"Liar, Liar Pants on Fire!"

I just stumbled across this article on Newsweek.com entitled “The Truth About Lying”, which takes […]

Sean Norris / 8.27.09

I just stumbled across this article on Newsweek.com entitled “The Truth About Lying”, which takes a look at our current culture of lying. It offers a tough diagnosis (DZ actually posted about the same book that this article references last week. Check it out here). It exposes how we don’t even recognize when we’re lying any more, and how we think that lying is easier, “and in some ways it’s almost more acceptable.” Here’s an excerpt:

We are a culture of liars, to put it bluntly, with deceit so deeply ingrained in our psyches that we hardly even notice we’re engaging in it. Spam e-mail, deceptive advertising, the everyday pleasantries we don’t really mean—”It’s so great to meet you!” “I love that dress”—have, as Feldman puts it, become “an omnipresent white noise we’ve learned to tune out.” And Feldman also argues that cheating is more common today than ever. The Josephson Institute, a nonprofit focused on youth ethics, concluded in a 2008 survey of nearly 30,000 high school students that “cheating in school continues to be rampant, and it’s getting worse.” In that survey, 64 percent of students said they’d cheated on a test during the past year, up from 60 percent in 2006. Another recent survey, by Junior Achievement, revealed that more than a third of teens believe lying, cheating, or plagiarizing can be necessary to succeed, while a brand-new study, commissioned by the publishers of Feldman’s book, shows that 18- to 34-year-olds—those of us fully reared in this lying culture—deceive more frequently than the general population.

Yikes! I’m 30! I cheated in high school! This is me!

Isn’t it disturbing that we don’t even recognize many of our statements as lies? We just see them as being courteous and polite or even worse, we think they carry some sort of theological significance like “imputation”. Man, we are very skilled at self-deception!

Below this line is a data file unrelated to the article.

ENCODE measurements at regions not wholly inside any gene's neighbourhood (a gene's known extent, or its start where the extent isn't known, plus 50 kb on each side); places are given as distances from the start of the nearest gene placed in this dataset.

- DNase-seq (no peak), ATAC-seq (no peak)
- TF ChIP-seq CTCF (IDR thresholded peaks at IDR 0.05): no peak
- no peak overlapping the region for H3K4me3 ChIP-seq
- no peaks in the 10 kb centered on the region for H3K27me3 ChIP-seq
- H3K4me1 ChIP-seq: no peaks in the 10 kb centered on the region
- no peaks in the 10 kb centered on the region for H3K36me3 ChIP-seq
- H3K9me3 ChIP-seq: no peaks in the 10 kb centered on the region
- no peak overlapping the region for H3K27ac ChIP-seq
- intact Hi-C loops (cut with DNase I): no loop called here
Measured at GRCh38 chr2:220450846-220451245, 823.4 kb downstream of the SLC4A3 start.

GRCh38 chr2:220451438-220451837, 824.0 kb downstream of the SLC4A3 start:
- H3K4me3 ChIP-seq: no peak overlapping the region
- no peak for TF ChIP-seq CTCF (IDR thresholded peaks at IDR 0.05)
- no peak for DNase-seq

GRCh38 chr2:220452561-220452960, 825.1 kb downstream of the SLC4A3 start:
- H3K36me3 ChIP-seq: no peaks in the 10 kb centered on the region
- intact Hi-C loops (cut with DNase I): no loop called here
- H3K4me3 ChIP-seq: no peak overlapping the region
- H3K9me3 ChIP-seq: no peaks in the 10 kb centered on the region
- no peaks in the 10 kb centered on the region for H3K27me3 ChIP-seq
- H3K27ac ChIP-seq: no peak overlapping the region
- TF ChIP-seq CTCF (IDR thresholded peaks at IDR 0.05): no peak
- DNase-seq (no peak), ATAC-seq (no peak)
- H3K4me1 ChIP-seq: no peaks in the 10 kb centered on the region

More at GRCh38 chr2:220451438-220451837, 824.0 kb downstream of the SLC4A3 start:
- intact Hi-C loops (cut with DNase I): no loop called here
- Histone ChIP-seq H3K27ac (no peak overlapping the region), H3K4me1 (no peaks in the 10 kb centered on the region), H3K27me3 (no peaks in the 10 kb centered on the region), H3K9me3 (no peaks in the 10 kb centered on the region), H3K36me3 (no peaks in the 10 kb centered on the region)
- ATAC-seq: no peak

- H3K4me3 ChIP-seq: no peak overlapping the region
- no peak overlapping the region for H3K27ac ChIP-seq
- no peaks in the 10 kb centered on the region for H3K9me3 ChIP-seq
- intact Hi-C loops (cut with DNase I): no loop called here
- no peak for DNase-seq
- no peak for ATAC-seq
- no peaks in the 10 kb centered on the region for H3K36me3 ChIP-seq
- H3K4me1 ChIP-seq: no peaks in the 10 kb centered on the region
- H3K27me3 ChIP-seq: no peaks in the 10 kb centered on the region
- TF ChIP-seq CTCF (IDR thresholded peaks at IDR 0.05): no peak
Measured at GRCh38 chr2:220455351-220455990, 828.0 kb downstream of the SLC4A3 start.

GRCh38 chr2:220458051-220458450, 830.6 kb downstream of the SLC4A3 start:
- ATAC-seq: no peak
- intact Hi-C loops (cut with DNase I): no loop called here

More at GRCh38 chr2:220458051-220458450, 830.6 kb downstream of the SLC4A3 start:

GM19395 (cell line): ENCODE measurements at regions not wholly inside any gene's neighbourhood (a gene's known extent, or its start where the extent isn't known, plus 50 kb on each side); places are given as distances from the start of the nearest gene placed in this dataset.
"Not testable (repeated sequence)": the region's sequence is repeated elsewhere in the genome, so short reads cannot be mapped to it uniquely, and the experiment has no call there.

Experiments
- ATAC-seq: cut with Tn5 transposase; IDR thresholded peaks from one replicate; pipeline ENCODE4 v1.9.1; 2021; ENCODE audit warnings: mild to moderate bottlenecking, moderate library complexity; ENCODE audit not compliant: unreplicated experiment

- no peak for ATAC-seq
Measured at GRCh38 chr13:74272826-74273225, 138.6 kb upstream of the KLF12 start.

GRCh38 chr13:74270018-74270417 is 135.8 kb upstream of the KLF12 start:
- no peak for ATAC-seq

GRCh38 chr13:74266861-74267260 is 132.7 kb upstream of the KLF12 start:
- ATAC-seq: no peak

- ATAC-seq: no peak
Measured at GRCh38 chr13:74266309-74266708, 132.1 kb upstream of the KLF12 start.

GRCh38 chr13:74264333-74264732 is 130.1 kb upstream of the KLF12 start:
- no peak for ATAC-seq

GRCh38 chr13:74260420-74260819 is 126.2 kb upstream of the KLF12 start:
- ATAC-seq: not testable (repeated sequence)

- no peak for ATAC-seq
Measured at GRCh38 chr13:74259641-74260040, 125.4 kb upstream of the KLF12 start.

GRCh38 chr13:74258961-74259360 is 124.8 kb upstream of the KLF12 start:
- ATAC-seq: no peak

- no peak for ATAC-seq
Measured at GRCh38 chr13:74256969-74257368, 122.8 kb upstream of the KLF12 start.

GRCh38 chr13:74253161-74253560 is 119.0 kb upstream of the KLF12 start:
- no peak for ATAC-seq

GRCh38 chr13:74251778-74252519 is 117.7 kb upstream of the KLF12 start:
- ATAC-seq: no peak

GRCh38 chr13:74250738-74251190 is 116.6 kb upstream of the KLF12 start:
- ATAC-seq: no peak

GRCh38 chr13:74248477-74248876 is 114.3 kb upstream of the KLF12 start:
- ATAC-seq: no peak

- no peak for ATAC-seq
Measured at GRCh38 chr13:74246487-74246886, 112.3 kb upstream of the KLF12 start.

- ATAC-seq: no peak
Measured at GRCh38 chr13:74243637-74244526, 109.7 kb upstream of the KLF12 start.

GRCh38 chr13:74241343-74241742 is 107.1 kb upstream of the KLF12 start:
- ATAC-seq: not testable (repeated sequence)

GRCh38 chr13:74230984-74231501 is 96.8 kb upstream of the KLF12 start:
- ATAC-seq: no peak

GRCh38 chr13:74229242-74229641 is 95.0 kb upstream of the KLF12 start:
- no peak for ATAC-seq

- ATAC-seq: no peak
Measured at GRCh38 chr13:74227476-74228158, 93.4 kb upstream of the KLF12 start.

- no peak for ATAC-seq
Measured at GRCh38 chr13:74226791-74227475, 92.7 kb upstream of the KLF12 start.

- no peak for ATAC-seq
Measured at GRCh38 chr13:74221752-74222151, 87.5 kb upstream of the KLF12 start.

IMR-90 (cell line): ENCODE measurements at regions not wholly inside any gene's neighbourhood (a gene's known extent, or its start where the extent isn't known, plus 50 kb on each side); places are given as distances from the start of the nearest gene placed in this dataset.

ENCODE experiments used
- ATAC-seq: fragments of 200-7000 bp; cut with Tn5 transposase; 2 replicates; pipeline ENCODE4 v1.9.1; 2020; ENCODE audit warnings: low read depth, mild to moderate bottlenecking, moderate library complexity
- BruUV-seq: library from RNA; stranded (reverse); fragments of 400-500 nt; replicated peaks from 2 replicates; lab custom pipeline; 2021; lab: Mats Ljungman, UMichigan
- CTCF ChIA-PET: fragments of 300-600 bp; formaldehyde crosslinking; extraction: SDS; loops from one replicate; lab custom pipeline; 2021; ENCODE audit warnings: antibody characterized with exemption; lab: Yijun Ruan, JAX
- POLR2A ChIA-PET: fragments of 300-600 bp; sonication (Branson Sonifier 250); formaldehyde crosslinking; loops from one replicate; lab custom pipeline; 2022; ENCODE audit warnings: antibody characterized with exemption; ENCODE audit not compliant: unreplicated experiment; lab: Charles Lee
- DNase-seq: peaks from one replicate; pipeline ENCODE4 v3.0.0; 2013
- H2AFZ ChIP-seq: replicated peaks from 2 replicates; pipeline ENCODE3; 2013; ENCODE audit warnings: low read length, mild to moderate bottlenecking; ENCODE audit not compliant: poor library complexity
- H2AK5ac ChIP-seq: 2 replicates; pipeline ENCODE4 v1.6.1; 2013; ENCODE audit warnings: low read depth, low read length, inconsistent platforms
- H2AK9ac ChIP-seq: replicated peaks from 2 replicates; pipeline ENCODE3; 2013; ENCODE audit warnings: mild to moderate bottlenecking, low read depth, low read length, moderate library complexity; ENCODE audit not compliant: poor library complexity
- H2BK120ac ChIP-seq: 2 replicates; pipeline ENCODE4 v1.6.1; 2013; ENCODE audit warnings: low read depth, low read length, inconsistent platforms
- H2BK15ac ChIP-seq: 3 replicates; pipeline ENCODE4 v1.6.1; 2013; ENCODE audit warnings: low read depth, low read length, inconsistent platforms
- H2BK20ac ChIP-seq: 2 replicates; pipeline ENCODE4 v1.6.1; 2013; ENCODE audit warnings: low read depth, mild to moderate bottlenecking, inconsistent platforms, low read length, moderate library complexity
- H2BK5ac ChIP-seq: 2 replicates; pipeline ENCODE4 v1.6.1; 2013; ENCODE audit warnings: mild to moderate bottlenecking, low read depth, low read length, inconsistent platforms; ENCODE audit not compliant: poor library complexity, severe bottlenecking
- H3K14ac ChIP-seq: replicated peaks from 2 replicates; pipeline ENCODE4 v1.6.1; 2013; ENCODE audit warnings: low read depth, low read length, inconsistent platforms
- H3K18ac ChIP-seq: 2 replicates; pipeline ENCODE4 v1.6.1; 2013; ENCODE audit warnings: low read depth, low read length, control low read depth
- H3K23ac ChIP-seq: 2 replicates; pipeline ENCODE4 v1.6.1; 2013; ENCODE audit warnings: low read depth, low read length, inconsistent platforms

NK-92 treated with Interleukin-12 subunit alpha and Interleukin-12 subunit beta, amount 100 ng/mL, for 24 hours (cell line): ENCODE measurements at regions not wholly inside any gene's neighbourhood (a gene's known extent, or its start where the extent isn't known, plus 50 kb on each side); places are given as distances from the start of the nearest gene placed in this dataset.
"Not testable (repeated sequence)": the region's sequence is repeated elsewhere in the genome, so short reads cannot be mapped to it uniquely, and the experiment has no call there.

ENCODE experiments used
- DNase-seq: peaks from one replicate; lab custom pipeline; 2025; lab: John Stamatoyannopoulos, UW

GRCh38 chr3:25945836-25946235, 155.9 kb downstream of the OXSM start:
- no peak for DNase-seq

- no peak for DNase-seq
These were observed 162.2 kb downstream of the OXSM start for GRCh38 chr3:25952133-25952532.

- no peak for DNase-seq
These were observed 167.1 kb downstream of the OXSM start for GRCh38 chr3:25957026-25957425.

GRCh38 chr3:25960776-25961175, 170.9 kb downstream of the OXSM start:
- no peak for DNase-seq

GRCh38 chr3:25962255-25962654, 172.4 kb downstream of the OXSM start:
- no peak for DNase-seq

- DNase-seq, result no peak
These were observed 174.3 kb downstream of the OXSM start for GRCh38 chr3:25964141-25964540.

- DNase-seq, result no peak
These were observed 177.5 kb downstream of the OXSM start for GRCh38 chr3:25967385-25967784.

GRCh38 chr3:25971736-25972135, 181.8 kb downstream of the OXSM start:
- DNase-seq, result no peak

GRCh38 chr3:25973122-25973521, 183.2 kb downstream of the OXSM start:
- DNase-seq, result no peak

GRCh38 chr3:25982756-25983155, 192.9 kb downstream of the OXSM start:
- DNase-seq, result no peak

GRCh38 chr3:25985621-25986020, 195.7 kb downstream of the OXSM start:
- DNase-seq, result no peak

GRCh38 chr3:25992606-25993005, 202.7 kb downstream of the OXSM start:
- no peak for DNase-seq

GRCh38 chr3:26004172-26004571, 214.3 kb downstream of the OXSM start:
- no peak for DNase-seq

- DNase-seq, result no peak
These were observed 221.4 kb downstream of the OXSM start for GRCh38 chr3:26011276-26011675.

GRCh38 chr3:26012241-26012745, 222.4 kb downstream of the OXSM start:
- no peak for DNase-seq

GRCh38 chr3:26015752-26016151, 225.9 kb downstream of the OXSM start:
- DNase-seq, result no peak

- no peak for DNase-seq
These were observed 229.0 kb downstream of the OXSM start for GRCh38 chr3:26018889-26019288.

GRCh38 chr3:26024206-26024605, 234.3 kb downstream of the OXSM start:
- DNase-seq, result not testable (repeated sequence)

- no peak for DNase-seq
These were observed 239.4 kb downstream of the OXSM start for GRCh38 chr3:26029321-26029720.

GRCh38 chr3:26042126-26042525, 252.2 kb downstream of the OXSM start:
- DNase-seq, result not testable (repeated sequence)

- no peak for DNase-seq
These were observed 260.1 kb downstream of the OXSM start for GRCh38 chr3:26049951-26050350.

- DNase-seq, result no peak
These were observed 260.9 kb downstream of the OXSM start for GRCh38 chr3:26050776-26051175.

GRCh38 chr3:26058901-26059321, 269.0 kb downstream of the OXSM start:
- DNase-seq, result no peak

This is the perfect evidence to the fact that we do not believe in the cross most of the time. We lie because we still think that we live under the Law and therefore compensate. We try to smooth the edges a little bit here and there with some small “untruths”. But, before we know it we have effectively split from who we really are. We get so compartmentalized that we can’t even remember “the way we were”. This is when it is the hardest for us to ever hear the Gospel. You can almost hear the “ping!” of God’s words bouncing off of our self-made fortresses of lies. The giant facades that we think are our safety actually block out all light from ever getting into where we really live.

Thankfully, the cross is true despite our unbelief, and God has not left us in our self-made prisons. Sometimes it seems He orchestrates our entire lives for that one break-down moment, where even the smallest bit of light begins to shatter our dark worlds, and, as a result, it’s as if we begin to breathe for the first time.